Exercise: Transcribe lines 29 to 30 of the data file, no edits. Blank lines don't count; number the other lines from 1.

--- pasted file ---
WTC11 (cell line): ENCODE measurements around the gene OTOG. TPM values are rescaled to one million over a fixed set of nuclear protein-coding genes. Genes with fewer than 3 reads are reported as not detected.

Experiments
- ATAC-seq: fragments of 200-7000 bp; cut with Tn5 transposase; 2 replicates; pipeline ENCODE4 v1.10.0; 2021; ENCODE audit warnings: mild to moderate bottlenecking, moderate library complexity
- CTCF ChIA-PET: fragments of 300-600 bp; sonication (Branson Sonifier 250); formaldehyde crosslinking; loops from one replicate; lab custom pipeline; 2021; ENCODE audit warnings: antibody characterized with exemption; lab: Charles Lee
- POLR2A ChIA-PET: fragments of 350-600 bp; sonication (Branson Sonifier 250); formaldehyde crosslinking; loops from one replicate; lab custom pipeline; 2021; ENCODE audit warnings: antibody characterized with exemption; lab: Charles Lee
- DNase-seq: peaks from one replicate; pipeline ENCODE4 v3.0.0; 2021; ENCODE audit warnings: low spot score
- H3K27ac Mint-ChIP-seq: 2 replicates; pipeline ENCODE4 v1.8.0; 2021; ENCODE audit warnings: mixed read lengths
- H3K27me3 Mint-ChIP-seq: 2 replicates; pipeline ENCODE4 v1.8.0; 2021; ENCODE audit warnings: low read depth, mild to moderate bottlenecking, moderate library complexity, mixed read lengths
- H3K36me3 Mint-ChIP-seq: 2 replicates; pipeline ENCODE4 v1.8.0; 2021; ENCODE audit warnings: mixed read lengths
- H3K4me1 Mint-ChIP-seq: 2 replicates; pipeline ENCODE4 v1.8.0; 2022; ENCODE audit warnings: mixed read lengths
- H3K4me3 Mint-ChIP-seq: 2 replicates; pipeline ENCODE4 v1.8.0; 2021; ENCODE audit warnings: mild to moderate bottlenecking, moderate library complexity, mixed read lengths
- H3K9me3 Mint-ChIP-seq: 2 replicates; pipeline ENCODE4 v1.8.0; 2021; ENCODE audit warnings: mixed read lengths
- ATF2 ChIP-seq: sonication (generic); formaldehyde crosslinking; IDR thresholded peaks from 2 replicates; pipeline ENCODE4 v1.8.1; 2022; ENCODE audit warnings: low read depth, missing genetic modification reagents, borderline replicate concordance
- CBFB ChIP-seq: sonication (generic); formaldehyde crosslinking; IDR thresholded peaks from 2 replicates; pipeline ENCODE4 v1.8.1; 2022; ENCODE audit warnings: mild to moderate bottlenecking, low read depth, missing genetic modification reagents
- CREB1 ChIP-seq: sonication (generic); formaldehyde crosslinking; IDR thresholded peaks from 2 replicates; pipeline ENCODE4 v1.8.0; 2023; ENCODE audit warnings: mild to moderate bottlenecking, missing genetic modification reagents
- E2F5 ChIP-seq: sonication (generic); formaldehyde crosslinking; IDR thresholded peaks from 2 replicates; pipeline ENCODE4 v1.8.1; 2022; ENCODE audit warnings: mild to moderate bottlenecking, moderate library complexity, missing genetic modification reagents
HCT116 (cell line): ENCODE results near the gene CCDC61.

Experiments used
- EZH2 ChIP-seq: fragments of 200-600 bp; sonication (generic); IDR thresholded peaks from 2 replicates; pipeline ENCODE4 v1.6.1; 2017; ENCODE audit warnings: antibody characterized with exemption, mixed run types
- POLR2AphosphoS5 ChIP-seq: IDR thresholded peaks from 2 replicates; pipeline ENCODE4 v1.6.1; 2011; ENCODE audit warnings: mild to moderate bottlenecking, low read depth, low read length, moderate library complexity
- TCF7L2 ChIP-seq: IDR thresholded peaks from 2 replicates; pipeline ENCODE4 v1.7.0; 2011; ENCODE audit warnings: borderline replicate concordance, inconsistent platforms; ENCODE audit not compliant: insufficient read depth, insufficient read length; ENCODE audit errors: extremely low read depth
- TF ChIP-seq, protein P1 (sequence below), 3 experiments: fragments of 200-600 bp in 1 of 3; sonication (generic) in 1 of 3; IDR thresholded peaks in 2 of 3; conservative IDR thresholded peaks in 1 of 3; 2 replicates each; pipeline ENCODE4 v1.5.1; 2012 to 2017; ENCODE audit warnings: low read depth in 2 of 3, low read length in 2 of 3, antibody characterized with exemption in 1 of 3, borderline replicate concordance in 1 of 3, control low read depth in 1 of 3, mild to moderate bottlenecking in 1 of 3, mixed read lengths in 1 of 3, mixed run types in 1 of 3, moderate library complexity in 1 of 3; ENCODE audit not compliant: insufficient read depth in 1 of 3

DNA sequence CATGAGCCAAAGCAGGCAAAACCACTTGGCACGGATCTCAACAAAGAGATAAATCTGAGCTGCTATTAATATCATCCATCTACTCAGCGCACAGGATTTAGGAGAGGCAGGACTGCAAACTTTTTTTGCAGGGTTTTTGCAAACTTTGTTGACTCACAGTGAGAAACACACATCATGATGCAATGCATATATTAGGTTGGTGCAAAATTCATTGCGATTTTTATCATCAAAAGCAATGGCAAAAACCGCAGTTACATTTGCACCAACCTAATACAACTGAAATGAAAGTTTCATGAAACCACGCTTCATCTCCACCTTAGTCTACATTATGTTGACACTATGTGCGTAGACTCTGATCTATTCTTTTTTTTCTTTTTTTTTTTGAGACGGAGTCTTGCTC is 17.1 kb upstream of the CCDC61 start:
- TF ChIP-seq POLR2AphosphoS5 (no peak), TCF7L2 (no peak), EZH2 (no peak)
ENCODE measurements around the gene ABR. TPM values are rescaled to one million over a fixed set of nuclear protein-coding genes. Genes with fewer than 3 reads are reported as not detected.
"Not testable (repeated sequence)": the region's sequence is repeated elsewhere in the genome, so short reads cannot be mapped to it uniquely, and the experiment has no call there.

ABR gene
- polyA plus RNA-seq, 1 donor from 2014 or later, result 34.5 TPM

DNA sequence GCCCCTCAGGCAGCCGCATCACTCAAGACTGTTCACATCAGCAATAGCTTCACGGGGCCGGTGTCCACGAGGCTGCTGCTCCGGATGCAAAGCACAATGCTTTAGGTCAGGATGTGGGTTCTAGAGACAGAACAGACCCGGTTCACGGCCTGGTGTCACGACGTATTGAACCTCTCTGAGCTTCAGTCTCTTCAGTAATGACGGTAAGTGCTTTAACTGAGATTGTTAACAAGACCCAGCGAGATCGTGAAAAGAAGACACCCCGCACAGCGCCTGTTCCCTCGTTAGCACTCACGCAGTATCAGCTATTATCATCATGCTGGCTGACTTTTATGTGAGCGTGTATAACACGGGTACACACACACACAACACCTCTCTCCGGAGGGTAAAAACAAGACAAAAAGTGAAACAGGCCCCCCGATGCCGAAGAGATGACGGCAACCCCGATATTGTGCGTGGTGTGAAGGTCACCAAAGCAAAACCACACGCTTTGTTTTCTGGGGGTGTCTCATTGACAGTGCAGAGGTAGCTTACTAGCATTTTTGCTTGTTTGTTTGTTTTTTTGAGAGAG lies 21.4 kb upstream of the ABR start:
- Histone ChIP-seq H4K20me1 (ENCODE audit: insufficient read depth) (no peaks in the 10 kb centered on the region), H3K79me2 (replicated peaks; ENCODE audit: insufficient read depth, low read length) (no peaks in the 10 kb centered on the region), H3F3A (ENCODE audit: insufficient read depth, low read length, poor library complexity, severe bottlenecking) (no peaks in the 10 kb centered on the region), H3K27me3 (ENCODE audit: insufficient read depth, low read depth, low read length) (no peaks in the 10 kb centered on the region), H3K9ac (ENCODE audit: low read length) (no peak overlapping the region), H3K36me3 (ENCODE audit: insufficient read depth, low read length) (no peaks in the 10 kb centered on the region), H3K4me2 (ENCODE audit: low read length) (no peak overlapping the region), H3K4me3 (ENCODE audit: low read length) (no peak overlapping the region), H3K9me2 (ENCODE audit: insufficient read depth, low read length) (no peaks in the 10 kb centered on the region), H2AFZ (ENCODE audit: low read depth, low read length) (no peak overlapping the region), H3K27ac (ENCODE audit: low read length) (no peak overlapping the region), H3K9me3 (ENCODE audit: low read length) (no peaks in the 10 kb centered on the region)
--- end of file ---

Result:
DNA sequence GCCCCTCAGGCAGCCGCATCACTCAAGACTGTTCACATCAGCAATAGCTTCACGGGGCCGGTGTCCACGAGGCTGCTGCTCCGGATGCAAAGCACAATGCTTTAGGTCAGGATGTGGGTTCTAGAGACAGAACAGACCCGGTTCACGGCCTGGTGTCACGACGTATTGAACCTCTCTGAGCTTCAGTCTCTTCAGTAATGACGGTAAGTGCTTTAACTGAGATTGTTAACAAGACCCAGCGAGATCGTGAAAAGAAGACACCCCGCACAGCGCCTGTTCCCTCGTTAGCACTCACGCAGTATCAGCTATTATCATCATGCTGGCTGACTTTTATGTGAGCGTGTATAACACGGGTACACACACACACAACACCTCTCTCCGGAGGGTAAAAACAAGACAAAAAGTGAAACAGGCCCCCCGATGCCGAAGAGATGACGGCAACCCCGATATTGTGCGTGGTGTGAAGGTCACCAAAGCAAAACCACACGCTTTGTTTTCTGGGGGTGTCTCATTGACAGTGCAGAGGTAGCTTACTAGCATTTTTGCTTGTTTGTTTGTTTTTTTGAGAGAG lies 21.4 kb upstream of the ABR start:
- Histone ChIP-seq H4K20me1 (ENCODE audit: insufficient read depth) (no peaks in the 10 kb centered on the region), H3K79me2 (replicated peaks; ENCODE audit: insufficient read depth, low read length) (no peaks in the 10 kb centered on the region), H3F3A (ENCODE audit: insufficient read depth, low read length, poor library complexity, severe bottlenecking) (no peaks in the 10 kb centered on the region), H3K27me3 (ENCODE audit: insufficient read depth, low read depth, low read length) (no peaks in the 10 kb centered on the region), H3K9ac (ENCODE audit: low read length) (no peak overlapping the region), H3K36me3 (ENCODE audit: insufficient read depth, low read length) (no peaks in the 10 kb centered on the region), H3K4me2 (ENCODE audit: low read length) (no peak overlapping the region), H3K4me3 (ENCODE audit: low read length) (no peak overlapping the region), H3K9me2 (ENCODE audit: insufficient read depth, low read length) (no peaks in the 10 kb centered on the region), H2AFZ (ENCODE audit: low read depth, low read length) (no peak overlapping the region), H3K27ac (ENCODE audit: low read length) (no peak overlapping the region), H3K9me3 (ENCODE audit: low read length) (no peaks in the 10 kb centered on the region)